This interview is produced for Comcast Cable TV and broadcast in 145 Chicagoland suburban communities on Public Access, one of the few opportunities for Arab Americans to broadcast their stories to Americans. Here’s is the Interview. —>

Curtis, Meyer bring ‘Buzz’ to WPKN
by Tony Spinelli
Connecticut Post

It’s a freezing Wednesday afternoon, with the wind off Long Island Sound in the South End of Bridgeport blowing like needles, when longtime cable public access show host Dolly Curtis walks into the studios of WPKN-FM, a block from Seaside Park.

Phil Bowler, the jazz disc jockey who is on the air at the community-supported non-commercial station when Curtis walks in, tells his listeners just how cold it really is. “The hawk is flying. It’s going to be bone chilling tonight,” Bowler intones in his resonant voice.

That’s what it’s all about here — the voice. Curtis jokes that she gets all dressed up to tape her cable show, “Dolly Curtis Interviews,” but on radio she can show up in pajamas. Curtis looks at the lighted-up red “on air” sign, the big Shure studio microphones, and all the fancy audio equipment full of knobs and meters, and proclaims she has found her new love. “I love radio. There’s hardly any editing,” Curtis said, explaining how it is different from what she is used to in TV. “In television, there is one hour of editing for every one minute of showtime,” Curtis said. “I love this. I was born to do this.”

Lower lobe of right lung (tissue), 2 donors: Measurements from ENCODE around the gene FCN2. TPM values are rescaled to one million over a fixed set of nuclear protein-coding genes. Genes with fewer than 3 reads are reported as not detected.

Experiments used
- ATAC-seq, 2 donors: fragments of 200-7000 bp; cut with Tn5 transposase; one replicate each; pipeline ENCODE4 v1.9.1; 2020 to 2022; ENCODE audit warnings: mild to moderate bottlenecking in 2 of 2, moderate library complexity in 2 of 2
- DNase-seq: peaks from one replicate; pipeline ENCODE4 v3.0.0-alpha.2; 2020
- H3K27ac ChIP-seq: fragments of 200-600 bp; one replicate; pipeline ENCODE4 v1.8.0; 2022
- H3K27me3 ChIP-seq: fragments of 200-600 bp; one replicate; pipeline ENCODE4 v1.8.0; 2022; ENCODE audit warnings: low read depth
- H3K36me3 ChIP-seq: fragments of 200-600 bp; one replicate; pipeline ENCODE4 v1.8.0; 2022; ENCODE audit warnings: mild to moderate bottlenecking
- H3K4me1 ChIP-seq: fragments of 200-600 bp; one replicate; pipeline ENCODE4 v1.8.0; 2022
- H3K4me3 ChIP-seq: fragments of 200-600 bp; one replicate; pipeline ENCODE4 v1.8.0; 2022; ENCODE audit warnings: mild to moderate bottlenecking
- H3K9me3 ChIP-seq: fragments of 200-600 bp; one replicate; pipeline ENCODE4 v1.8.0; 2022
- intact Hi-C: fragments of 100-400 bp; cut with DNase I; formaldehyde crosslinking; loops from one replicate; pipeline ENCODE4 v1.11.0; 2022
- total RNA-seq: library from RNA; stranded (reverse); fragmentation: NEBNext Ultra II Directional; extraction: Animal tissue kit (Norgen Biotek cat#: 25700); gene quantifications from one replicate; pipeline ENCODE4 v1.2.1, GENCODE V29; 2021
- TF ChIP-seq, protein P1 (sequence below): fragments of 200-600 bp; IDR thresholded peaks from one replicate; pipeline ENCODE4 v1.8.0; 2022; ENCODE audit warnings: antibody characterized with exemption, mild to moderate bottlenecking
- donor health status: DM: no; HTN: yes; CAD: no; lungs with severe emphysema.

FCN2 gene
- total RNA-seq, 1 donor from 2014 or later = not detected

Curtis is the host of a new 30-minute show on WPKN, “Backstage Buzz,” which airs the third Sunday of the month at 10 p.m. The next segment is on Jan. 20. Together with co-host Leo Meyer of Milford — the former longtime owner of the Atlas theatrical scenic design company in Bridgeport — she interviews guests who hail from the world of Broadway and theater.

They are old friends. “We wanted to do a show together. I thought at first it would be a public access cable show, but my friend David Schwartz (who has a Sunday night show on WPKN) said, ‘why don’t you do a radio show? A cable show would take a crew and six months of preparation. On radio you could be on the air immediately,’ ” Curtis recalled. —>

compiled by Rob McCausland
Alliance for Community Media

Explore posts in the same categories: cable franchising, community radio, high school television, PEG access TV, public access television, video franchising